At Microsoft we use the terms "dogfood" and "showstoppers" a lot when describing the "end game" of a product cycle.
Dogfooding is slang for self-hosting mission critical systems on top of beta or release candidate software (as in "our dogfood tastes so good I eat it myself"). It is something we do internally pretty aggresively to help chase out the last few production bugs in a server release. We've found that running your payroll, email, source control and health benefits system on top of your own beta software can be a highly motivating way to drive quality into the product early in the development cycle. ;-)
A showstopper is slang for a critical bug that needs to be fixed before a product can be released. As a product enters the end game, the respective "war team" (a group of senior leaders on the team) will continuously watch and triage bug reports to identify and fix these showstopping bugs as soon as possible. By definition, a showstopper bug prevents a final release.
Over the last two weeks my team has been working with a number of internal teams and external companies to do a final dogfood deployment of our new release of ASP.NET V1.1 that will ship as part of Windows Server 2003. Ensuring that major sites and applications are up and running without problems is obviously key to making sure the bits are ready to go.
The past two weeks we've had two interesting firedrills with one of our ASP.NET customers -- http://www.msn.com (which receives 800 million customer visits to the site each month). They've run on ASP.NET V1.0 for about a year with excellent stability, and so are a great test to give us feedback on V1.1 (they have a very high bar to evaluate us on). They kindly let us replace some of their production servers with ASP.NET V1.1 builds to see how things compared.
Different servers, networks and applications exhibit different load characteristics -- which can in turn cause previously unseen bugs to appear. Sure enough, after a few days of running in production they discovered a rare bug in our performance monitor counters -- where all ASP.NET V1.1 counters occasionally dropped to zero (even though the box was running fine). They weren't able to repro this bug in their testing stress lab -- only the production farm seemed to cause the problem (and then only ocassionally and under non deterministic scenarios). Even more mysteriously, the counters would suddenly start working again after 90 minutes of deadtime.
After a few days of frustrating investigation (it ended up being fairly painstaking for us because debug private drops of the perf counter DLL changed the timing in the system enough that the problem went away -- it only repro'd on retail builds with no debugger attached), we finally tracked down the problem. It was an obscure race condition that occured in our perfmon listener when the perfmon monitor was running on a remote machine, and an I/O completion occured while the perfmon was about to decrement a certain counter, and no other I/O thread was available to service the call. When that happened the named pipe connection became corrupted and dropped. After 90 minutes the perfmon system automatically attempted to reconnect again -- which was why the counters would mysteriously restart.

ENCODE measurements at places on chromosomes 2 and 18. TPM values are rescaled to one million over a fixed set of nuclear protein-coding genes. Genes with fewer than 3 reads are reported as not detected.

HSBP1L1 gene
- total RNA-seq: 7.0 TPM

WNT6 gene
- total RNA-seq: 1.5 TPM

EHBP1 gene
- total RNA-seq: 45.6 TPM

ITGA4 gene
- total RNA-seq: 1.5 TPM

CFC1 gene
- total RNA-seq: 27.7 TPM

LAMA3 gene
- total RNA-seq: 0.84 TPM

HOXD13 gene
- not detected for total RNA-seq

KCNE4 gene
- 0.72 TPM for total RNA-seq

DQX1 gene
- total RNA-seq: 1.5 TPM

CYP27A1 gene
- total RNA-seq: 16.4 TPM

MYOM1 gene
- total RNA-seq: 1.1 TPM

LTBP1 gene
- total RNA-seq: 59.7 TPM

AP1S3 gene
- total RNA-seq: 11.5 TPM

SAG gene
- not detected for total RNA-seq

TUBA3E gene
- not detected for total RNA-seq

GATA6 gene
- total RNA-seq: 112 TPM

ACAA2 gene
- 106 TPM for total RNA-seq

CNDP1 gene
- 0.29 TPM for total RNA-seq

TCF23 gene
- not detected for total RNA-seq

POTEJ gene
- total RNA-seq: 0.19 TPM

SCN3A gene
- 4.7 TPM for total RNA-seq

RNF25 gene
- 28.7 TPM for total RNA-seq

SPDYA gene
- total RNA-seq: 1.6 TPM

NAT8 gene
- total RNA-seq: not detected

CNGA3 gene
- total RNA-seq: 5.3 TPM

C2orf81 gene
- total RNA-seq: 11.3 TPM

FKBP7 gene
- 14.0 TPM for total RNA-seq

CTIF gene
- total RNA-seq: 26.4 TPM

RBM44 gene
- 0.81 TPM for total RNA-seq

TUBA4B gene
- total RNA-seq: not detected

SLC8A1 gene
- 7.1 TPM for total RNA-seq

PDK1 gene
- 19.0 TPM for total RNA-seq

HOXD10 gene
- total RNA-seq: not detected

Although rare, the bug clearly fell into the "showstopper" bucket -- since it could prevent administrators from correctly monitoring their servers (a major no-no for mission critical applications). We put together a private fix, had MSN run on it for a few days to verify it worked, and got it approved by the war team last week for checkin.
All was then great in the world (we thought) until we had a rude problem wake us up at 5:30am this morning -- when one of the MSN servers running our V1.1 build fell over in a sudden way. These types of failures tend to put an ugly knot in your stomach when you are in the last few days before shipping...
Figuring out what has happened in situations like this is both an art and a science. Since the server farm is located somewhere other than Redmond, you have to investigate everything remotely. All you have to figure out what went wrong are the perfmon logs and a raw memory process dump before it terminated (since these production servers had no debuggers attached). Analyzing them is a bit like a TV episode of CSI -- involving forensic science (what perfmon counter showed what and when) and a bit of detective work (trying to figure out what happened over the course of a day's run -- in particular in the last few minutes and seconds before things started going bad).
For the first two hours we sat around slicing and dicing the perfmon data. The more we looked at it, the more confused we were. Typically when a server has problems there are hints of things to come for minutes (or at least seconds) of the data prior to the actual problems starting to show themselves externally. With ASP.NET we look at the steady state of a number of key perfmon counters: ASP.NET RPS (request/sec), CPU usage, private bytes allocated, num GCs (to reverse calculate garbage collection/sec), cache size entries, memory allocations/sec, GC Gen2 size (to see how many objects are promoted to the long lived object memory heap), ASP.NET Request Queue depth (to see how many requests are stacking up), and ASP.NET rejection rate (to see if any requests are being turned away because the system is under too much load).